Peter Todd has suggested choosing a new prefix every few months or years, and retiring those in which every known key image has been used. This gets more privacy for the storage hit than simply decreasing the prefix length, since two key images in different prefix sets don't reveal their common owner.

  • With ring signatures, the anonymity set is only as large as you make it, probably just two or three potential keys per signature.

We can improve this to effectively CoinJoin all transactions in each block (with the caveats that (a) miners can deanonymize the CoinJoin, reducing anonymity to the smaller set provided by the ring signatures, and (b) it is possible to miners to detectably cheat, so there is a small window after mining in which block content might be invalidated by revealing its cheating, which increases complexity) (the complexity hit is because it is important that the block content, not the block itself, be invalidated, since otherwise miners could deliberately cheat then reveal the cheating later, giving them a large window in which everyone else is mining a bad chain). The exact scheme is described at the very top of this IRC log.

(The same security can be provided with fancy cryptography, specifically one-way aggregatable signatures ("just the math" by Greg Maxwell), which depends on pairing-based cryptography, which is slow and requires new security assumptions that make some people uncomfortable. The exact way these would be used is described from 21:24:58 onward in these IRC logs. It is very cool that we can get the same security with no new crypto.)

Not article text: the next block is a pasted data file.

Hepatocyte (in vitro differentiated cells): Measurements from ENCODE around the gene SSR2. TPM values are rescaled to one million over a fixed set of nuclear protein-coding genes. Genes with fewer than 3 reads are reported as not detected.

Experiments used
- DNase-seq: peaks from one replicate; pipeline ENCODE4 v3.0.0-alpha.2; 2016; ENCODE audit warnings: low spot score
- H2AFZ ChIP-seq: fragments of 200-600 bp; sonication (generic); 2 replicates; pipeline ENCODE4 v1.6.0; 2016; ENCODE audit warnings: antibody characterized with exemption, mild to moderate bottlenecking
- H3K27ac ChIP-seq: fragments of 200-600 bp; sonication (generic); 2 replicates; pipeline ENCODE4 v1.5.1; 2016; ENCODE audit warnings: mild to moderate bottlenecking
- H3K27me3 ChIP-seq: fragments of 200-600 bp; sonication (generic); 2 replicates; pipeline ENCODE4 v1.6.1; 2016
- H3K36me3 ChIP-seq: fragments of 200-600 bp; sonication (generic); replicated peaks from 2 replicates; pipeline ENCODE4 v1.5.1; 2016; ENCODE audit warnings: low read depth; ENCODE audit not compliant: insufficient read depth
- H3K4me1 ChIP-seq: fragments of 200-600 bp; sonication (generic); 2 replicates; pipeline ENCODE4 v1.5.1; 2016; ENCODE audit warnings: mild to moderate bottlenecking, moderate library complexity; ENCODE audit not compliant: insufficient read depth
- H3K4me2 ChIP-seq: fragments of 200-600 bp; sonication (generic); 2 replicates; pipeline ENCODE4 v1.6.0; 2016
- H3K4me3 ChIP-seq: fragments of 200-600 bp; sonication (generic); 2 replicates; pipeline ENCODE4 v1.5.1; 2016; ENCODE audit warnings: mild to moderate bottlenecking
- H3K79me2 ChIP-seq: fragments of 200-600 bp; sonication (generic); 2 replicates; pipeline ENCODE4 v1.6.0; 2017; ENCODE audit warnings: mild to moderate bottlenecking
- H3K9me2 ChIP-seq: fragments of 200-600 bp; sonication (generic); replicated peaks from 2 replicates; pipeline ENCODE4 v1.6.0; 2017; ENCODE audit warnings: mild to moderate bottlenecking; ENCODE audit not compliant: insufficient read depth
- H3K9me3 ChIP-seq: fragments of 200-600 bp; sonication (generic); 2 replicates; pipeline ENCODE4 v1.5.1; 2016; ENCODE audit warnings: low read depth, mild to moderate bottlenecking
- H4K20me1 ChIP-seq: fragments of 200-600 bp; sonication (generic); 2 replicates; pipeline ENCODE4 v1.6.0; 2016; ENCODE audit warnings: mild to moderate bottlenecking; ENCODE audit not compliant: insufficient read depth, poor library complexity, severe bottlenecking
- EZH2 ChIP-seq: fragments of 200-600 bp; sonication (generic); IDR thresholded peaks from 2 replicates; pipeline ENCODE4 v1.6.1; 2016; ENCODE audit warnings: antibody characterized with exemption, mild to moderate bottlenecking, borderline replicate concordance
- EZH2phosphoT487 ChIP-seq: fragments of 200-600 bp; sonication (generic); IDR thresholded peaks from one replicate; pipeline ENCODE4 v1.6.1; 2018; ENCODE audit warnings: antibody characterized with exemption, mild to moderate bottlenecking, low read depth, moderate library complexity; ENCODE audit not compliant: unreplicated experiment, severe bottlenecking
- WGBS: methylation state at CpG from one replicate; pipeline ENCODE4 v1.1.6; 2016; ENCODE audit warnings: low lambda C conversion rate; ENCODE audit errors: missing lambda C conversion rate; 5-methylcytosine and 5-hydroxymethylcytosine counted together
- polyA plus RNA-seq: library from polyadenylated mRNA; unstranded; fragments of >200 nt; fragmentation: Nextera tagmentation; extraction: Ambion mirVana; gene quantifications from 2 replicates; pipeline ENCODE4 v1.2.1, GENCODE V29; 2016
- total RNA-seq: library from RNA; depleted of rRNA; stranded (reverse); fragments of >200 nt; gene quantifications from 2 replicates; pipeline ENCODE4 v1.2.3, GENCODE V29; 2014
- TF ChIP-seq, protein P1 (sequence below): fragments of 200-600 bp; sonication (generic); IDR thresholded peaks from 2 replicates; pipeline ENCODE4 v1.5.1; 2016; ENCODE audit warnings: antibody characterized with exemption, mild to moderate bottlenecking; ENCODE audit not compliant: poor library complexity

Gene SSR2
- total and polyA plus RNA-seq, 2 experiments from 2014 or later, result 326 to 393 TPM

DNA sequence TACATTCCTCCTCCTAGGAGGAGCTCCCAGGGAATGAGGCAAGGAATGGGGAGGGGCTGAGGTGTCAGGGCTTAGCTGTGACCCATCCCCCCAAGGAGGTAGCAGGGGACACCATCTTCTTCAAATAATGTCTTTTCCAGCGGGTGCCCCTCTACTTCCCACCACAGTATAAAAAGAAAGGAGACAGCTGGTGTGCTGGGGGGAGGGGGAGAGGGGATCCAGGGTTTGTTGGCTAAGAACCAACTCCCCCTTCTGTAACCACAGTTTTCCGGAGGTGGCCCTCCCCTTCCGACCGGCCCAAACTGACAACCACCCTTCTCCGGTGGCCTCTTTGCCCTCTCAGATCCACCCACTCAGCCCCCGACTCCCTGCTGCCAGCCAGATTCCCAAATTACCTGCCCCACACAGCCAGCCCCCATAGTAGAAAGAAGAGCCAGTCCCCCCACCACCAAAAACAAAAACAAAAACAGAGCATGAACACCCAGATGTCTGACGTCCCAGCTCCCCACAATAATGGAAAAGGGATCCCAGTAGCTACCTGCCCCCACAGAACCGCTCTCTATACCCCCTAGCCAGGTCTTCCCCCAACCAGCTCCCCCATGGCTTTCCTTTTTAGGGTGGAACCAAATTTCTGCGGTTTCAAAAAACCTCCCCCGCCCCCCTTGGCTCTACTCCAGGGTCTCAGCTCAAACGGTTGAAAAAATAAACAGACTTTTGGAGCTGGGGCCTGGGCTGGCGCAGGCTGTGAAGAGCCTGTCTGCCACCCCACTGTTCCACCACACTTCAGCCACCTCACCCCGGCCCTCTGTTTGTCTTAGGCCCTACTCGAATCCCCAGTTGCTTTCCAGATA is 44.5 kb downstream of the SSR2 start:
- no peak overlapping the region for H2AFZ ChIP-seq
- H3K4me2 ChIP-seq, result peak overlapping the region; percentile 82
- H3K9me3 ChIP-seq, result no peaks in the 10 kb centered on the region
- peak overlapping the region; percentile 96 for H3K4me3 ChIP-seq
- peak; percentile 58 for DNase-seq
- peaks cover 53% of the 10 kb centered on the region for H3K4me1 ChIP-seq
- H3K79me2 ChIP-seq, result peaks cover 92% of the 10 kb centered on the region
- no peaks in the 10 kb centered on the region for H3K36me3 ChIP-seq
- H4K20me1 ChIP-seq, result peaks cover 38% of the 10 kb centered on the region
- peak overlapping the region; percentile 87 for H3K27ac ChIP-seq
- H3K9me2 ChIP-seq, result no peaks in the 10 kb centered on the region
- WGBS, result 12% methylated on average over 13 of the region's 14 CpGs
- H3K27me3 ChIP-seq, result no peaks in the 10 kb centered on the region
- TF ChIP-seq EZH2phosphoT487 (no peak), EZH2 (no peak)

• With ring signatures, your anonymity can be compromised after the fact by others in your anonymity set. For example, if you spend an output using a ring signature along with two other outputs, then those other outputs' owners spend them with a single-signature ring signature (so they are incontrovertibly spent), it is now clear which of the three you used is yours, since each can be spent only once. This can be done long after the fact, which complicates analysis.

This can be fixed by requiring a minimum size of anonymity set. But then we have a new problem — there are only so many outputs of any given size, and since all outputs in an anonymity set must be the same size (so the network knows how much you are spending), this might not be possible. This can be fixed by allowing outputs of any size in the anonymity set, and taking the minimum size to be the spend amount. But then given a ring signature across several outputs' keys, people will know that the output with smallest size will be the "real" one. This is because each output can only be spent once, so if you mix it with smaller outputs, you are basically shrinking it to the size of those outputs since the network will only recognize the smaller value.

All these problems are addressed in the next point.

  • With ring signatures, you need all potential inputs to have same (or similar) value, which greatly restricts your anonymity set.

In fact, Greg Maxwell and I found a way such that every single output can be read as any uniform distribution of outputs (so 1BTC might be spendable as a single 1BTC output, or two 0.5 BTC outputs, or three 0.33 BTC outputs, etc.) There is a single "real" distribution, but only the creator of the output knows this, and it is not revealed except in the case of leaked keys. Therefore, literally every single output size can plausibly be claimed to be created by every output, and therefore all outputs can participate in each anonymity set. This scheme is described in these IRC logs in this writeup.